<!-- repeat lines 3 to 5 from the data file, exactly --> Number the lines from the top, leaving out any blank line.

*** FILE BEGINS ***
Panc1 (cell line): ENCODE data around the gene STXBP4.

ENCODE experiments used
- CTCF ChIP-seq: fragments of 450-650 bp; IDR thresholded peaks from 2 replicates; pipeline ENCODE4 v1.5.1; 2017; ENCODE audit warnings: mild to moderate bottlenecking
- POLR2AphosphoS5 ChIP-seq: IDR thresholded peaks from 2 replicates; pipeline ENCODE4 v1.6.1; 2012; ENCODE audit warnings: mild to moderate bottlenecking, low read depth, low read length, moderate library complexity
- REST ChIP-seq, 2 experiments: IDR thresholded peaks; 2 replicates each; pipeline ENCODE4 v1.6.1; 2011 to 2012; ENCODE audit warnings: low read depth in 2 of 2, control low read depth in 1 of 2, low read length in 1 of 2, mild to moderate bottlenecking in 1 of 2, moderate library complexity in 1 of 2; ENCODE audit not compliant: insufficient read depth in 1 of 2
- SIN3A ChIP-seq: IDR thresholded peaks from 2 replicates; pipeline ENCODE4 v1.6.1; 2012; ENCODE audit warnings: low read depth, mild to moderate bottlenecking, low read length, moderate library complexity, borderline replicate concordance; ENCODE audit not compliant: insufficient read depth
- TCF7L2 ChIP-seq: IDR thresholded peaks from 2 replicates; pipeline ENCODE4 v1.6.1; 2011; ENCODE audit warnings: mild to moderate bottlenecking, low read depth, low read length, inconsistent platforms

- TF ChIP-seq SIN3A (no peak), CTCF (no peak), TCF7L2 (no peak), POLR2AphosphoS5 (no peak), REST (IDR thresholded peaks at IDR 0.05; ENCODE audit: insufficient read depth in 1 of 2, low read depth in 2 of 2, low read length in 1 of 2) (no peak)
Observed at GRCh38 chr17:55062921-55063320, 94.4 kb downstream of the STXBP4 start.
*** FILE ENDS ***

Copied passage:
- CTCF ChIP-seq: fragments of 450-650 bp; IDR thresholded peaks from 2 replicates; pipeline ENCODE4 v1.5.1; 2017; ENCODE audit warnings: mild to moderate bottlenecking
- POLR2AphosphoS5 ChIP-seq: IDR thresholded peaks from 2 replicates; pipeline ENCODE4 v1.6.1; 2012; ENCODE audit warnings: mild to moderate bottlenecking, low read depth, low read length, moderate library complexity
- REST ChIP-seq, 2 experiments: IDR thresholded peaks; 2 replicates each; pipeline ENCODE4 v1.6.1; 2011 to 2012; ENCODE audit warnings: low read depth in 2 of 2, control low read depth in 1 of 2, low read length in 1 of 2, mild to moderate bottlenecking in 1 of 2, moderate library complexity in 1 of 2; ENCODE audit not compliant: insufficient read depth in 1 of 2